She said the hospital had made it clear there were no more options and that life support would be withdrawn at 10am on Saturday.

Asked if there was anything more she can do, Ms Dance said: “No. I’ve done everything that I promised my little boy I’d do. And I’ve done it.”

Supporters brought flowers to the hospital on Saturday morning.

Shelley Elias, 43, said she had come to the Royal London Hospital because “I wanted his mum Hollie and the family to know I was thinking of them”.

Mrs Elias, a mother-of-two from Stepney, east London, who said she vaguely knew Archie’s mother, brought flowers, a card and some candles.

Hollie Dance with her son Archie Battersbee Credit: Family handout/PA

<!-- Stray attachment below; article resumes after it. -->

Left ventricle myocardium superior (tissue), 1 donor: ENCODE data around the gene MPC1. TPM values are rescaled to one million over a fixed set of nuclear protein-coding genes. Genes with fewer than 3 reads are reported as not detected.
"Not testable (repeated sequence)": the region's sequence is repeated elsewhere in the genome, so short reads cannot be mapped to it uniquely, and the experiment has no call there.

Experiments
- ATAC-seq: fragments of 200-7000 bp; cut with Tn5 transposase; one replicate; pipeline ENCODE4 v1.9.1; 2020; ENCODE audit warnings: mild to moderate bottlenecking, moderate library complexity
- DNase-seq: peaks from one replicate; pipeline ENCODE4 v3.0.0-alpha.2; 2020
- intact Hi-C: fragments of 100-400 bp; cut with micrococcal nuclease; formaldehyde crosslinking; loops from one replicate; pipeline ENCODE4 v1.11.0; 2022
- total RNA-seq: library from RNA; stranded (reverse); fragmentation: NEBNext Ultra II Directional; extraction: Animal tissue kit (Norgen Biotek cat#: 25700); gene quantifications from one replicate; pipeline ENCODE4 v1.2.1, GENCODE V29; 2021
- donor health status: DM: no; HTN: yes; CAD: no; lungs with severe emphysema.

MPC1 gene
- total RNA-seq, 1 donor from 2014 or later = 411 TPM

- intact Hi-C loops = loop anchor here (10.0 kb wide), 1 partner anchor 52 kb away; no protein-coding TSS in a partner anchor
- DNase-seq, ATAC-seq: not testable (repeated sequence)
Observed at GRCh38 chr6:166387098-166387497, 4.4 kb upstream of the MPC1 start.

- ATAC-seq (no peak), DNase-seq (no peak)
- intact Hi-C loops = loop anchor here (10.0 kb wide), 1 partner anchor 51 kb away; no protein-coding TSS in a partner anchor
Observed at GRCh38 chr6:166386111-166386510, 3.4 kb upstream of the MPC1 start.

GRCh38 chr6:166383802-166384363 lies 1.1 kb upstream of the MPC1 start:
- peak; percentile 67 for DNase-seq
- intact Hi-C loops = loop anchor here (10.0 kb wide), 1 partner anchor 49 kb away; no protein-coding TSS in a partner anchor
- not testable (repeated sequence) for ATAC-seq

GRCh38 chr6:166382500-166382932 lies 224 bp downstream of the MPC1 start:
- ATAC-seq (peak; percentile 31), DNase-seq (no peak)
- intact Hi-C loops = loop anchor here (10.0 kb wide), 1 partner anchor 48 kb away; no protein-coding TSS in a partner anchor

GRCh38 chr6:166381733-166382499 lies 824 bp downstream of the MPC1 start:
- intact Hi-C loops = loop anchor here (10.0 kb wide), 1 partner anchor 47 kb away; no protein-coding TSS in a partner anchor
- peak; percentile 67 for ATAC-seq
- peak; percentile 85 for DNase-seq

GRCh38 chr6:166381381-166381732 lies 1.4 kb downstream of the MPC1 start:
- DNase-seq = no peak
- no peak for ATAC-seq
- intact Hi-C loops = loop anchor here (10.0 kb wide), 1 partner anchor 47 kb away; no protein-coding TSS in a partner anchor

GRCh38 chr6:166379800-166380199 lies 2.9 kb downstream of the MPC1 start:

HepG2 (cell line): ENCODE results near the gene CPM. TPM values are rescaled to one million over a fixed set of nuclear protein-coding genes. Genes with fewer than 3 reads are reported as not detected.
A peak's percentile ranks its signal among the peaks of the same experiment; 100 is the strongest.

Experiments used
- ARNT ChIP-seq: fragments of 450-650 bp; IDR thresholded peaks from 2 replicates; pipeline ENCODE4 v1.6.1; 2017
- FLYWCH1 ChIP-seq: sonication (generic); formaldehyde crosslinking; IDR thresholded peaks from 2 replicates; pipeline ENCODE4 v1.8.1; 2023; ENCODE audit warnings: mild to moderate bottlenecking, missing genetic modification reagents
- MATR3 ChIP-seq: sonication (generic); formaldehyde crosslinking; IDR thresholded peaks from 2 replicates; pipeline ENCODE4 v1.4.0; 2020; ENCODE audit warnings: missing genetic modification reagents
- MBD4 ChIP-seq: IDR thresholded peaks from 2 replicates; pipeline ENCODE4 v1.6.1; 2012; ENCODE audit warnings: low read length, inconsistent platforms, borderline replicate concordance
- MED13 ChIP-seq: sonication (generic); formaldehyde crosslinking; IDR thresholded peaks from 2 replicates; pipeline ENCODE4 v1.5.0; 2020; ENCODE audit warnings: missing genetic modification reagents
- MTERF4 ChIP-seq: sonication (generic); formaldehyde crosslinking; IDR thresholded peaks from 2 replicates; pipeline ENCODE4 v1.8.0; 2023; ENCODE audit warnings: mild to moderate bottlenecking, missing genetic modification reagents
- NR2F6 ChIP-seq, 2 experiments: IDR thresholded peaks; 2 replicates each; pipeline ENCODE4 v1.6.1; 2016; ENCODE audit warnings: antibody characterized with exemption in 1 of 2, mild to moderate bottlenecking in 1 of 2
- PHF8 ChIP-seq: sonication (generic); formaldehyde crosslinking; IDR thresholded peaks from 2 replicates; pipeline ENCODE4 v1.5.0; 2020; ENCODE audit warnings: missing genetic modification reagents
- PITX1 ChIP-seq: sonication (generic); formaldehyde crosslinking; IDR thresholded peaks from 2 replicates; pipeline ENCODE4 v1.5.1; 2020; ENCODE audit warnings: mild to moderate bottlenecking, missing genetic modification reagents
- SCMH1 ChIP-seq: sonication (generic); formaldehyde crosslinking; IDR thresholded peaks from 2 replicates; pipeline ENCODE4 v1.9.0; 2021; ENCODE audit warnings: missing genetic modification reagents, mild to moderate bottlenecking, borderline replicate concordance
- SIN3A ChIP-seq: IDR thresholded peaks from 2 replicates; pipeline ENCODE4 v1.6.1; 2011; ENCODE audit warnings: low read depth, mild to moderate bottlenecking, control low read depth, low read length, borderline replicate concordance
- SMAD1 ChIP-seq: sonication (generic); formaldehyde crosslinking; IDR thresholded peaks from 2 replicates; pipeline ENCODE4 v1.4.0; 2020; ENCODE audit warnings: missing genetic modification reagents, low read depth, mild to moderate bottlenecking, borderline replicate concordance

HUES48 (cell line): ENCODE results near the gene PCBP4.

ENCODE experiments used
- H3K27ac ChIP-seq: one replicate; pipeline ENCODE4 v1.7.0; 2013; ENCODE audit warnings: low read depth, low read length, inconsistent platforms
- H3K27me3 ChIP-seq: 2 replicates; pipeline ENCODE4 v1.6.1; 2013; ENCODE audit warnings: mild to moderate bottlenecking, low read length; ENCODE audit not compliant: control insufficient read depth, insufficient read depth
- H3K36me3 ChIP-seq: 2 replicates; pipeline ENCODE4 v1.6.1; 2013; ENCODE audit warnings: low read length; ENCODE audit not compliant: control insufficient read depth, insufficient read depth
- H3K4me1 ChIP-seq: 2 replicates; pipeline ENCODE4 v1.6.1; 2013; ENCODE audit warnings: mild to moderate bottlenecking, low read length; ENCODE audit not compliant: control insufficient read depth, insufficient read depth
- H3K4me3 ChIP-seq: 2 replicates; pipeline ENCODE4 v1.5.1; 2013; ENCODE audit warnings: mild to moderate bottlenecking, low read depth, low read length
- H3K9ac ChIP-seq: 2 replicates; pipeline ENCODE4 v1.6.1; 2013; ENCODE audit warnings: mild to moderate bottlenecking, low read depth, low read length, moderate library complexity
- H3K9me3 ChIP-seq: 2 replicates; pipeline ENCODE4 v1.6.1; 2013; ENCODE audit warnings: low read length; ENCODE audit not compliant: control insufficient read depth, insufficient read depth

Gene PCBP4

She said: "I did not know what to write because there are no words that will take the pain away.

"I just wanted the mum and her family to know that I am here for them.

"My boy is 12, the same age as Archie, and this just puts things in perspective. When things like this happen, you just think ‘I have nothing to moan about in life’."

Candles flickered in the shape of the letter “A” and also formed a love heart around a card with Archie’s name in a makeshift tribute at a statue in front of the hospital.

It was created by passers-by who said they wanted to show their support.

A spokesman with campaign group Christian Concern, which is supporting Archie’s family, told the PA news agency: "All legal routes have been exhausted.

"The family are devastated and are spending precious time with Archie."